Craig High deals with false threats of violence
The school was and continues to be safe, Superintendent Karen Schulte said.
The district reported that 8.7 percent of students were absent Monday, far higher than the normal 4 percent or 5 percent.
School officials searched all student purses and backpacks before they were allowed to enter school Monday.
"You always have to make that judgment call of whether or not you think it's safe," Schulte said Monday. "The way I assess it is, if my own kids were in this situation, am I confident they would be safe? And if I believe that, then we continue on with the school day. If not, we would not have had school at Craig High School today."
Nineteen administrators were called in to help with searches, Schulte said.
A second search was done for students returning from lunch. No contraband was found, officials said.
Police assigned about six extra officers to be at Craig on Monday, Sgt. Brian Donohoue said. Police observed but did not take part in the searches. Students were respectful, and there were no incidents, Donohoue said.
A second threat was discovered Monday morning written on a roll of toilet paper in a rest room, and a 14-year-old boy was referred to juvenile authorities on charges of making a false bomb threat and disorderly conduct.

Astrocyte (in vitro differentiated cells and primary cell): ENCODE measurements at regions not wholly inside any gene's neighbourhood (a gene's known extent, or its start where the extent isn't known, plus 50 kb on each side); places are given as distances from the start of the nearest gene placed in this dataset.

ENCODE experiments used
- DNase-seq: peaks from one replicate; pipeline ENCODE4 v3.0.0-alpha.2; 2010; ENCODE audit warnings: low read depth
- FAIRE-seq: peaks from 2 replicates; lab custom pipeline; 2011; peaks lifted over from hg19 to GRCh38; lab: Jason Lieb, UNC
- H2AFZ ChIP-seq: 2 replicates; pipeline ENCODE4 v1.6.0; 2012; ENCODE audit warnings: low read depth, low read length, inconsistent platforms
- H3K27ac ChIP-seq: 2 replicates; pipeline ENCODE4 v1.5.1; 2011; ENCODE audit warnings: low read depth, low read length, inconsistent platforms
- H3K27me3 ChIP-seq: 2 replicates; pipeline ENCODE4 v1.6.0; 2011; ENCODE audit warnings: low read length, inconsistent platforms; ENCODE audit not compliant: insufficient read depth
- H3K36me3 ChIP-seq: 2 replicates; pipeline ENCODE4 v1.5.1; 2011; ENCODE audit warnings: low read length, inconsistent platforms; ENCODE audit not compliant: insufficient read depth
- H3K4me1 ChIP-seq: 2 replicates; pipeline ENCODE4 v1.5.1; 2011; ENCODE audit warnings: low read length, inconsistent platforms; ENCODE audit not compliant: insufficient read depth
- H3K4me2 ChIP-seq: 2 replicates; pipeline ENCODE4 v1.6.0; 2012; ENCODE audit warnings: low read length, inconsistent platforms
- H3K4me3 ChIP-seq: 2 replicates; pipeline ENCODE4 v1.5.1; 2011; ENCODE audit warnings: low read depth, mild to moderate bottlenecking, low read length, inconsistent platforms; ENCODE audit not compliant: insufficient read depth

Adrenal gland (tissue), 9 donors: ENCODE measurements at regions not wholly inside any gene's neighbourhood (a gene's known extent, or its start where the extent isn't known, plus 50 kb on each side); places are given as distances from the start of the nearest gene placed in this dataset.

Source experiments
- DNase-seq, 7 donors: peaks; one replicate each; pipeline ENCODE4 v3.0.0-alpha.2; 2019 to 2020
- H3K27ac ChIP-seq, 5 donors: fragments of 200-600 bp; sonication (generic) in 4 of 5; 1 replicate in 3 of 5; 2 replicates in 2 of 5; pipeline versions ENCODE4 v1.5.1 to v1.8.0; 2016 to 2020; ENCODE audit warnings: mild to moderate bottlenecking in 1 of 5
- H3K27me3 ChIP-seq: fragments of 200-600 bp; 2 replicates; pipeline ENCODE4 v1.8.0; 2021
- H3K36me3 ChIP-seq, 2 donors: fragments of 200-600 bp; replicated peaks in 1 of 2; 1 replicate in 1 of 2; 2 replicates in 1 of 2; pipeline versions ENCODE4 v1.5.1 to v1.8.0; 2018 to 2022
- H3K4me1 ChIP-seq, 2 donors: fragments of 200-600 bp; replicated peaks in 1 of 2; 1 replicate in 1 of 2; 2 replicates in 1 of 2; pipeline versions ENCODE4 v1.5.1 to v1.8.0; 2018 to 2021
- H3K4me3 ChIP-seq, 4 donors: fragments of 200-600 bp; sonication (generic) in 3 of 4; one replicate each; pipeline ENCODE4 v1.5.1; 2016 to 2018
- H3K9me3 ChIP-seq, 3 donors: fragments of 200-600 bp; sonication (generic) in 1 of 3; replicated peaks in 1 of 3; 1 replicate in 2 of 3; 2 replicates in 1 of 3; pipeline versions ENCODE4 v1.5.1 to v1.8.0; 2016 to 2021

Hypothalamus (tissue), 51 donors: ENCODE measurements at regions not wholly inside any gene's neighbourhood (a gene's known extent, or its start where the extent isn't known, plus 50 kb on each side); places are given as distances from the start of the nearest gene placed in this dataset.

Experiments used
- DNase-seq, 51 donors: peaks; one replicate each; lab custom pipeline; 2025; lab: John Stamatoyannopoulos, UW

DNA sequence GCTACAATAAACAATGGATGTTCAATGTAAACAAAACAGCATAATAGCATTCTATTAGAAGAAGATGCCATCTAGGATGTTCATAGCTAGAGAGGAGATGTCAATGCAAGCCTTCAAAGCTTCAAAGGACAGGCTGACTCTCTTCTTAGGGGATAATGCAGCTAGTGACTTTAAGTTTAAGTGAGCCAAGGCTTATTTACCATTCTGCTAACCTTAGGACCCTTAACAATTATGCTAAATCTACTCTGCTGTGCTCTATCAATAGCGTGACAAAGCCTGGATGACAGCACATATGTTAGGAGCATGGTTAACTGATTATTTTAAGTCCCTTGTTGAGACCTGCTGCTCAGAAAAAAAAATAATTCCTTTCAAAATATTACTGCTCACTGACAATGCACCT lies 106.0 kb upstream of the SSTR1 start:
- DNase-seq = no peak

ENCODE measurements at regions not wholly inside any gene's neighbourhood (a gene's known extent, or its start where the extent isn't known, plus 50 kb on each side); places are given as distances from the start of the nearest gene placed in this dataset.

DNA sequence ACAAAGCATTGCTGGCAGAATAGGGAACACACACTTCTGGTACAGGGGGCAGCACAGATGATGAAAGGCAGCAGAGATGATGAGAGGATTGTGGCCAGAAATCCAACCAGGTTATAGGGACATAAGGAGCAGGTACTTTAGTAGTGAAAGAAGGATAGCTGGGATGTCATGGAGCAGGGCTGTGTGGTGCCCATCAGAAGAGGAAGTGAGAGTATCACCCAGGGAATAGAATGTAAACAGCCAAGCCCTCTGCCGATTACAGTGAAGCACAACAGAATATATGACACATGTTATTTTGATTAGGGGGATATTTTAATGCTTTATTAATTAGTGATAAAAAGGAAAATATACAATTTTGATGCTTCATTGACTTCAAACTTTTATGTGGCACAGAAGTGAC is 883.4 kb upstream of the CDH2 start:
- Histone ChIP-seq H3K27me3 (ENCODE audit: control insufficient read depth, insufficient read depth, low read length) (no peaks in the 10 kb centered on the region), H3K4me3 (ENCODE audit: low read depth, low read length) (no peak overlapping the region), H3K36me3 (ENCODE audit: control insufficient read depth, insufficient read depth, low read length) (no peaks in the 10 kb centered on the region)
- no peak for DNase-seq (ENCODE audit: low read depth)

The school was placed in a soft lockdown for about 10 minutes because of the second threat. No one is allowed in the halls during a soft lockdown, but classes continue.
The 14-year-old admitted to writing the second threat but not the first, Donohoue said.
No arrest had been made in the first threat as of Monday.
The first threat, written on a restroom door, said something like "people are going to die," Donohoue said, but it did not specify how the violence would be carried out. It did, however, say that it would happen Monday.
Schulte said the student who made the threat might be troubled, and if so, officials would want to get help for that student.
Craig was expected to operate normally today.
The searches were similar to those first employed during a series of bomb threats that plagued district schools in the 2000-01 school year.
Parker High School dealt with isolated bomb threats in April 2004 and January 2007, according to Gazette records. Craig faced the same in March 2004 and September 2009.
Making a false bomb threat is a felony in Wisconsin. Students who made past threats have faced court sanctions as well as expulsion.
Bomb threats have led to measures that include hallway cameras to monitor those entering restrooms, where most of the threats had been found, and the requirement that students use only mesh backpacks.